A Fawn-tastic start to the school year

Just like last year, I made it exactly two days into the school year before working through an activity that Fawn Nguyen shared with the boys. Guess the over / under for nest year should be pretty easy to set!

Today Fawn tweeted about her new project:

The 2nd lesson – Algebraic Thinking – caught my eye and I thought I’d have each of the boys work through 2 of the 8 problems.

Here’s my younger son’s work on problem #1:

and on problem #5 – I love the language that he uses when he solves this problem:

Here is my older son working through problem #3 – his language solving this problem is also great:

and here’s his work on #6:

So, another great start to the year thanks to Fawn Nguyen. Sharing her project with the boys always makes for a fun evening.

A challenging AMC 10 problem involving some basic statistics

I was traveling for work the last two days and asked my son to work on some old AMC 10 problems rather than working in his geometry book. When I got back home tonight I asked him to pick one of the problems that gave him trouble for us to work through together. He picked #19 from the 2005 AMC 10 b:

The 2005 AMC 10 b

Here’s the problem:

On a certain math exam, 10\% of the students got 70 points, 25\% got 80 points, 20\% got 85 points, 15\% got 90 points, and the rest got 95 points. What is the difference between the mean and the median score on this exam?

This choice proved to be lucky since I’ve just started the section on basic statistics in Art of Problem Solving’s Prealgebra book with my younger son. It was a nice problem to work through with both of them.

We started by reading through the problem carefully and making sure that both boys understood what mean and median meant. The boys decided to solve the problem by assuming that 100 students took the exam. We solved for the median first:

Next we found the median by working through a long arithmetic calculation. Since the calculation itself isn’t really that interesting, I tried to focus more on building up number sense, and, in particular, on ways to make the calculation easier. My older son is definitely more comfortable working through calculations like this one, but I think my younger son was able to see a few good math ideas in action:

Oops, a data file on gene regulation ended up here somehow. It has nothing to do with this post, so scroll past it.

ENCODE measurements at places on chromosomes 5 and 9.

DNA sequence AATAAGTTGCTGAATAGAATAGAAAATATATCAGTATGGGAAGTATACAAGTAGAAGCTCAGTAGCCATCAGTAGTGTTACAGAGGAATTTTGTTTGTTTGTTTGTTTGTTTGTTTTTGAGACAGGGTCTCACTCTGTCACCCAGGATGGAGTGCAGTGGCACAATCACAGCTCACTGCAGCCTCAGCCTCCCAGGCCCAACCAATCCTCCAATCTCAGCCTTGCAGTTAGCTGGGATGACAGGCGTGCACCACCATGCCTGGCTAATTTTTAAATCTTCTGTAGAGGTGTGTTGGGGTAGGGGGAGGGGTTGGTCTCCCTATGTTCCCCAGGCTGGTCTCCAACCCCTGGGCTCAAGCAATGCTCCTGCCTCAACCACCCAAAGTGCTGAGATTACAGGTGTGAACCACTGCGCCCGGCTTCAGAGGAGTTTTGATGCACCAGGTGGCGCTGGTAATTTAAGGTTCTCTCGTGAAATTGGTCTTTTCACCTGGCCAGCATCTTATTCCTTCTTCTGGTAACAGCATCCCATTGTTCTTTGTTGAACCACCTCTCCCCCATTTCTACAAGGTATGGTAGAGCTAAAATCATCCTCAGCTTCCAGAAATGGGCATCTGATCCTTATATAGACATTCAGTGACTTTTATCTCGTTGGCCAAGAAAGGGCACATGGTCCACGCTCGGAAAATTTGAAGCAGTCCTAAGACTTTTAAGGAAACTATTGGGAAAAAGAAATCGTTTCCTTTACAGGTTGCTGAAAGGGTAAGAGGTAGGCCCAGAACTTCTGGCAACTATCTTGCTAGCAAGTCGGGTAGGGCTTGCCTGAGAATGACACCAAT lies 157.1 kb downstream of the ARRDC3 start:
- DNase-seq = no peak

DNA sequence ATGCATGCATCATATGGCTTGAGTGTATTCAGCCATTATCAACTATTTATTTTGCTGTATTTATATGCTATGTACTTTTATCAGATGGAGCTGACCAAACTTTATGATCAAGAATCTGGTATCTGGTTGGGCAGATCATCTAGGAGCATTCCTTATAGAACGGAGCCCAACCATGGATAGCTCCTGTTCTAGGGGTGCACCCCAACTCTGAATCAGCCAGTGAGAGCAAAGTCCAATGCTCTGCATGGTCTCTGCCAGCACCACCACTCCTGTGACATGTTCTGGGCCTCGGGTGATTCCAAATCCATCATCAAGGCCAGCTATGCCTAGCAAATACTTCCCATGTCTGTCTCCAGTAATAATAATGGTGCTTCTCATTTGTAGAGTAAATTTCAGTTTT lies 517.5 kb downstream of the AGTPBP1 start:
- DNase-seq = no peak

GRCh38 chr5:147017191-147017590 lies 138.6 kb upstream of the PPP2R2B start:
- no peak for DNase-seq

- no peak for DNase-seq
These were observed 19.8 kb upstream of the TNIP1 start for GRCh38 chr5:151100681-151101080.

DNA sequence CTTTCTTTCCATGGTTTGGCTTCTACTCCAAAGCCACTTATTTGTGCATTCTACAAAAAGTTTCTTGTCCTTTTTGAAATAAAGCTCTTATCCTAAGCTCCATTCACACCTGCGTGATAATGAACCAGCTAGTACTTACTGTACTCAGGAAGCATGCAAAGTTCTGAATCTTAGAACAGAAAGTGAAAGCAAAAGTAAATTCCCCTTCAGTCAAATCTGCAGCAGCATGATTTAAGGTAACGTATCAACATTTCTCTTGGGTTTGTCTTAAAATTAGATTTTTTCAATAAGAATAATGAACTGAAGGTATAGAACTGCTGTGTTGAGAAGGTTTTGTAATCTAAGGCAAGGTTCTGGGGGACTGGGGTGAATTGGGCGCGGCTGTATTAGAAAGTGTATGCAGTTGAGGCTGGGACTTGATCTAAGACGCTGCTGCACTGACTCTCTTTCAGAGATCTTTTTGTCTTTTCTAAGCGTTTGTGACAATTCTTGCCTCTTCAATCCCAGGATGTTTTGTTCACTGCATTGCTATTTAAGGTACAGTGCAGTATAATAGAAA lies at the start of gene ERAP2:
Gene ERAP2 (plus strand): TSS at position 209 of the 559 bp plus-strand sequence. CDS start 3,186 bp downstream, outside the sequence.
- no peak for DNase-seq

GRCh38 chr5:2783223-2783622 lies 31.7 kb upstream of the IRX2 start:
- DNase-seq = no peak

So, a nice problem giving some good practice in basic statistics as well as some good arithmetic review. It is also a nice illustration of why I like the problems from the old AMC 10 tests. This is #19 out of 25 problems on the AMC 10, meaning it is one of the more difficult problems. Not so difficult that the kids aren’t able to understand the solution, though. The AMC folks do a great job producing problems that strike that balance, which is something that I’d probably struggle mightily to do on my own.

Modular arithmetic, Khan Academy, and a NY Times puzzle

I’ve had a busy week at work and haven’t been able to put as much time in with the boys as I normally do. Yesterday I spent most of the time with my younger son catching up on some of the problems in our Introduction to Number theory book and ended up with nothing obvious for him to work on for homework. I ended up telling him just to play around on Khan Academy.

This morning I got a bit of a surprise when he asked me what modular arithmetic has to do with cryptography. I was sort of caught off guard by the question – we are on the modular arithmetic section in our number theory book, but I don’t remember the book mentioning anything about cryptography, and I certainly haven’t.

His reason behind the question was interesting – he saw the connection on Khan Academy. Apparently some of the feedback he’d gotten on the modular arithmetic section was that he had made 5% progress towards a cryptography badge (or some other achievement, I don’t really know). It is always surprising what catches a kid’s attention.

This question about applications of modular arithmetic made me switch up what I was planning on talking about with him today. I saw this puzzle in the NY Times posted by Stephen Strogatz yesterday: